The focus of my doctoral project centers on the relationship between vegetation water status and fluxes over Tree-Grass ecosystems using remote sensing techniques. This includes investigating the use of thermal infrared data and a two-source energy balance model (TSEB) to simulate energy and water fluxes. The main objectives during my time in MPI-BGI are to evaluate the partitioning between transpiration and soil evaporation from model simulations and to adapt TSEB to take into account the unique structural and physical characteristics of a Tree-Grass ecosystem.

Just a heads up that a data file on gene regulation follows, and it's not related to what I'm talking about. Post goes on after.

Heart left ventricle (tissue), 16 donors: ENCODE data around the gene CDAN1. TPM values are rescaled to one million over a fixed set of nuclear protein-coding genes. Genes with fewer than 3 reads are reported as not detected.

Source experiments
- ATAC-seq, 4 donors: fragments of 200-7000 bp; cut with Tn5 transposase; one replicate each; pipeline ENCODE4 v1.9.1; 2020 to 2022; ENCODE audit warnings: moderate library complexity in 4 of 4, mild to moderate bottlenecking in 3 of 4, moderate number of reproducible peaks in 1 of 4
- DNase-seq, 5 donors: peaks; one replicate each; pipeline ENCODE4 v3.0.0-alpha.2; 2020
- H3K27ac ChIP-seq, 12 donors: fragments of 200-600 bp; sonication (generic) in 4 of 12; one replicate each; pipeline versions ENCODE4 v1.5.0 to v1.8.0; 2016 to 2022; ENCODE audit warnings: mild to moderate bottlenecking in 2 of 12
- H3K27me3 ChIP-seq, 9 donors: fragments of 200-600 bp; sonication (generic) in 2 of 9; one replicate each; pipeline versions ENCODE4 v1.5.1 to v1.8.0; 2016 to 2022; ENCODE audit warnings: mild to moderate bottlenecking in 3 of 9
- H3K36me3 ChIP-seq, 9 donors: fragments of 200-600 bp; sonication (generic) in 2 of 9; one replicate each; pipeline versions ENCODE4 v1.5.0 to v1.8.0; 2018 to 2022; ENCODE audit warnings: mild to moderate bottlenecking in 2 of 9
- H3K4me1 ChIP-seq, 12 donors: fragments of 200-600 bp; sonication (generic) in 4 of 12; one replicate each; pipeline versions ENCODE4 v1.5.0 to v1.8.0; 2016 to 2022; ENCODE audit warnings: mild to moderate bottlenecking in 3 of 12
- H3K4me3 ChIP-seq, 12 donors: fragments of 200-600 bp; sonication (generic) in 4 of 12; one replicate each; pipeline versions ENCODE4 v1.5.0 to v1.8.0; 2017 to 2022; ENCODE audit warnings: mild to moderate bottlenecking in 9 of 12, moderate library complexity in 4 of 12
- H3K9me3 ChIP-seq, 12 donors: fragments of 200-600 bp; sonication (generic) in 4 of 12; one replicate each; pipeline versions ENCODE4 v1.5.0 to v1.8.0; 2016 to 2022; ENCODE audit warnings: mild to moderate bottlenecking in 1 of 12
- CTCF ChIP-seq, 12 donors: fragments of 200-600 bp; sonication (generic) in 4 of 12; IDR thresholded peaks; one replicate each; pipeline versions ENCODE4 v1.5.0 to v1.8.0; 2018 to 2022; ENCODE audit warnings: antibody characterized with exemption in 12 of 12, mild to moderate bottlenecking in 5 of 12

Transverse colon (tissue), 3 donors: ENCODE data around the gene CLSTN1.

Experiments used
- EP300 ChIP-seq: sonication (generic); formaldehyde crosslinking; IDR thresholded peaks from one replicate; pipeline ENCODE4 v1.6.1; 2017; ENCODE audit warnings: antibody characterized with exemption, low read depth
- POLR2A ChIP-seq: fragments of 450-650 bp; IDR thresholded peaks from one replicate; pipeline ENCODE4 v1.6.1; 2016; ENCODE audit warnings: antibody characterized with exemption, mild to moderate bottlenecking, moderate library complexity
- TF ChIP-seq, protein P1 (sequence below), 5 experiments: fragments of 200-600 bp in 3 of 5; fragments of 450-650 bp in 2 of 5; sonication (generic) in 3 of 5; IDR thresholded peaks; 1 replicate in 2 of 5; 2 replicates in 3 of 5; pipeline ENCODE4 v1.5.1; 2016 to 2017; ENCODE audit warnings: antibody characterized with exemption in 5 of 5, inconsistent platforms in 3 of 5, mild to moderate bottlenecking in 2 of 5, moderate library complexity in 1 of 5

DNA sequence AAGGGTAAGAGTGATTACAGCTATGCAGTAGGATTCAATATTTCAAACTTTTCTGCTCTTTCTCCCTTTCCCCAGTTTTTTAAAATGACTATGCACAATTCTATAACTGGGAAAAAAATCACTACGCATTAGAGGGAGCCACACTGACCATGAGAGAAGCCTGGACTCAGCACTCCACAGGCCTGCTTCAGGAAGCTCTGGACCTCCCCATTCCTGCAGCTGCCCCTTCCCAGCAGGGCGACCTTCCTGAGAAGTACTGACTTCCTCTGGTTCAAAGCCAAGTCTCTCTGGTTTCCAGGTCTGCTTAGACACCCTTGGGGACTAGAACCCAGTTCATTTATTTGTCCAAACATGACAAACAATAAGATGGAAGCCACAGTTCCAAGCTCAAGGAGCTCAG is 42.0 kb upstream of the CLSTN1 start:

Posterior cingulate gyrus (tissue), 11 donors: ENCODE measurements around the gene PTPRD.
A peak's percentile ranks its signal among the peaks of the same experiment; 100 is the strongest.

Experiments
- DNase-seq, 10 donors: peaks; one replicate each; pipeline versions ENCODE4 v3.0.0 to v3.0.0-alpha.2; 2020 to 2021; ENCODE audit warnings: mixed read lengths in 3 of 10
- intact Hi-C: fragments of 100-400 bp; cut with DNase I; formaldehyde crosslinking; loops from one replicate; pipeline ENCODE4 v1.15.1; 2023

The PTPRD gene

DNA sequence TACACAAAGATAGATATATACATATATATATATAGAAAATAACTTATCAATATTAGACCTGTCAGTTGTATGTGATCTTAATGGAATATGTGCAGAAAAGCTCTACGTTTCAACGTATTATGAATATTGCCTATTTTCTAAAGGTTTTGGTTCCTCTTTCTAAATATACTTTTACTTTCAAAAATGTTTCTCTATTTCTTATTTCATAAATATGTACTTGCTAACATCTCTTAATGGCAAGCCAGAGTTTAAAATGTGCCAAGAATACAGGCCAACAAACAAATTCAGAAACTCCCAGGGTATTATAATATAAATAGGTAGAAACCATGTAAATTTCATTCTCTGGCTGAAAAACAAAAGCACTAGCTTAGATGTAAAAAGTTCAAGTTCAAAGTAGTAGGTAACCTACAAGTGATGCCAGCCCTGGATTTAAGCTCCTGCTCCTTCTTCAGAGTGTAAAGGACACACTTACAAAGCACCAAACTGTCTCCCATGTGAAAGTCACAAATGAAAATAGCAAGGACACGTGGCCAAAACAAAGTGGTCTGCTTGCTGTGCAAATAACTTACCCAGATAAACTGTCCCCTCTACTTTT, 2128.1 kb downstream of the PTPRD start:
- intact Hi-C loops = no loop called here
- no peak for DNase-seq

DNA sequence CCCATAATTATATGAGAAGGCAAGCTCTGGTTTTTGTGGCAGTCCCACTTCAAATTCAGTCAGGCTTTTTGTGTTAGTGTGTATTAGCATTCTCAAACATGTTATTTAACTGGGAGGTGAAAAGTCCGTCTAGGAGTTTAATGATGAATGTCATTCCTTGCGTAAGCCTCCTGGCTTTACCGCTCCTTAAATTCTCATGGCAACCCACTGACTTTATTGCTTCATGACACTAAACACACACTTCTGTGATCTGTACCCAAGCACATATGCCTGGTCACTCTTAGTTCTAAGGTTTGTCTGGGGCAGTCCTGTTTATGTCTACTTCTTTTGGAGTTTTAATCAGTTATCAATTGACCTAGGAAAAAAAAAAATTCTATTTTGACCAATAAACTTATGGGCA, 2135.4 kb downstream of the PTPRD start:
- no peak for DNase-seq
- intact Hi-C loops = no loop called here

My thesis work is conducted in context of the TRuStEE Project (Training on Remote Sensing for Ecosystem Modeling) - Horizon 2020 ITN Marie-Curie fellowship
Ph.D. in Geo-Information Technologies, 2017-
Thesis title: 'Monitoring seasonal changes in Plant Traits from the combination of Landsat-8 and Sentinel-2-time series analysis: exploring the relationship between vegetation water status and water fluxes' ; Supervisors: Pilar Martin, Hector Nieto, David Riano
MSc. in Water Resources Engineering, 2015-2017
Thesis title: "Mapping Evapotranspiration using a Remote Sensing Surface Energy Balance Method and a Global Weather Dataset for a Data Scarce and Heterogeneous Catchment in Tanzania" ; Supervisors: Ann van Griensven, Hans Komakech
BSc. in Physical Geography, 2011-2015
Research assistant in Global HydroLAB group - led by Bernhard Lehner